The Dsus2 chord is one of the most important chords in music. It’s a beautiful sounding chord that can be played many different ways. The dsus2 is an open-voiced chord with the notes D, G and A. The sus2 stands for suspended second, meaning that there is no major or minor third in the chord.
The Dsus2 chord is used in many different styles of music, from pop and rock to jazz and classical. It can be heard in songs by artists like Coldplay, Eric Clapton, John Mayer and more. This article will go into detail about what makes up the dsus2 chord and how it’s used in songs.
In music, the term dsus2 (or simply sus2) refers to a chord that is formed by playing the first, second and fifth degrees of the major scale. For example, in C Major, Dsus2 consists of D, E and A. The name “Dsus2” can be broken down as follows: the “D” indicates which note the chord is built on; the “sus2” indicates that it is a suspended second chord.
The fifth degree of any given major scale (called the “dominant”) naturally resolves to the first degree (called the “tonic”). In this regard, chords such as Dsus2 are called “suspended” because they temporarily suspend or delay resolution to the tonic (C). Thus, while most chords progress naturally towards resolution in their respective key, suspended chords introduce a bit of tension and suspense.
The addition of harmony to a melody adds depth and color to a song, and different types of chords evoke different feelings. Because suspended chords introduce tension into a piece, they have a tendency to create an unsettled or uneasy feeling when used in a song. However, this can be used to great effect
The dsus2 chord is a pretty simple chord. It’s built by stacking the intervals of a major third and a perfect fifth on top of the root note. However, it has that little 2 written after it. So what does this mean?
The 2 means you’re playing a suspended chord. The sus2 chord replaces the third with the second of the major scale. This creates a dissonant sound because you’re now playing two notes that are one semitone apart. If you were to play a A5 power chord, it would have an A (root) and an E (fifth). A dsus2 would have an A and a B.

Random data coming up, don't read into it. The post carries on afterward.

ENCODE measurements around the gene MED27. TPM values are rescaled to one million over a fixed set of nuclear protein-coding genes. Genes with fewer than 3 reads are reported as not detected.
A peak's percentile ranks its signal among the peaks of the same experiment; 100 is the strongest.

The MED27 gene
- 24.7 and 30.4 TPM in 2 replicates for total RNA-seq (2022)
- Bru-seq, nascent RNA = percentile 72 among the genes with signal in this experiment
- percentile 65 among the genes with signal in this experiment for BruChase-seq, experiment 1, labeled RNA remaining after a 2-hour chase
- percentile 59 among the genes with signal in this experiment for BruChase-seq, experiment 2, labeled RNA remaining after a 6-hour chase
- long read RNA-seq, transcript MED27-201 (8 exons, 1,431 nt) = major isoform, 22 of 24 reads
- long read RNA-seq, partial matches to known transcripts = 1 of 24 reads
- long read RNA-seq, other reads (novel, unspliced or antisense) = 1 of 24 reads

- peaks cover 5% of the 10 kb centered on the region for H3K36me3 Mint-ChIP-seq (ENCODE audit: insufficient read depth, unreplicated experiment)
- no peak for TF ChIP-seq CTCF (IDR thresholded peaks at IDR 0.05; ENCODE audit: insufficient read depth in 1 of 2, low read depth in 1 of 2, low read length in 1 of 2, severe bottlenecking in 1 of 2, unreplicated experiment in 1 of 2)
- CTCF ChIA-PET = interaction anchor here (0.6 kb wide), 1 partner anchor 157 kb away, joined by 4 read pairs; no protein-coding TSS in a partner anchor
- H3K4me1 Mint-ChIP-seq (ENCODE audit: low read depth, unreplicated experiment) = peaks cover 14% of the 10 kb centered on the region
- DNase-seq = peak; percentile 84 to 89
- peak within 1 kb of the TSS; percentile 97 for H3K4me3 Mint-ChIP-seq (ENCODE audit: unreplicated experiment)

Suspended chords are used to add some tension to your music, so it doesn’t sound too happy all the time. They help create movement in your songs and make them more interesting to listen to.
DSUS2. What is it? How do you use it? Well, I’m glad you asked!
DSUS2 is a guitar chord that is used in many popular songs, in many different genres. It’s a very versatile chord and can be used for rhythm strumming, lead guitar or even slide guitar.
I first learned about this chord when I was playing an Oasis song on my guitar, I believe it was “Supersonic” which uses the DSUS2 on its verse chords. When I looked at the chord chart, I noticed that this wasn’t just your standard major or minor chord. There were some weird numbers above the notes. The shape of the chord looked sort of like an F-chord with a couple of fingers missing… hmm…
I asked my teacher what this strange looking chord was called and what it meant, and he told me that it was a suspended second (or DSUS2) and that it was almost like a major or minor chord, except one of its notes was different. He said to think about it as being like a D7sus4 with no 7th degree in the scale (and of course no 4th degree).
The trick to remembering this chord is to look at
A suspension is a musical term that refers to a note in the melody or harmony that is held over from the previous chord. The Dsus2 is a type of suspended chord because the second note of the D major scale (E) is held over from the previous chord.
The Dsus2 can be played with a full triad or with single notes.
Dsus2 is an interesting chord. It is sometimes confused with D major, because the root note is D and there are no sharps or flats in the chord. However, a Dsus2 actually contains a B natural rather than a Bb.
The sus2 comes from the word suspended 2nd. The 2nd note in the scale of D major is E. When you play a Dsus2, you actually omit that 2nd note and play the 4th note instead (G). In essence, you are suspending the 2nd note and replacing it with the 4th.
Common Sus2 Chords:
Dsus2 – root on the 5th string
Asus2 – root on the 3rd string
Gsus2 – root on the 5th string
A sus2 chord is a major chord with the second note of the scale in the bass. In C, this would be D. The basic form of a sus2 chord is: Root, Second, Fifth. In the key of C, this would be C, D, G. This would then make it a Csus2 or a Dsus2 chord if you play it on a different inversion (the root note is now on the fifth string).
A common misunderstanding is that you are to play a sus4 chord with the fourth note of the scale in the bass. This isn’t correct because you have already doubled up on notes (C, F, G). It is also very hard to play with only 3 fingers on your fretting hand unless you use barre chords (which I will explain in another post).
When playing a sus2 chord, you can add to its flavor by adding an octave to it. You can do this by playing both the octave and root note or just adding it as an extension to one of your other fingers.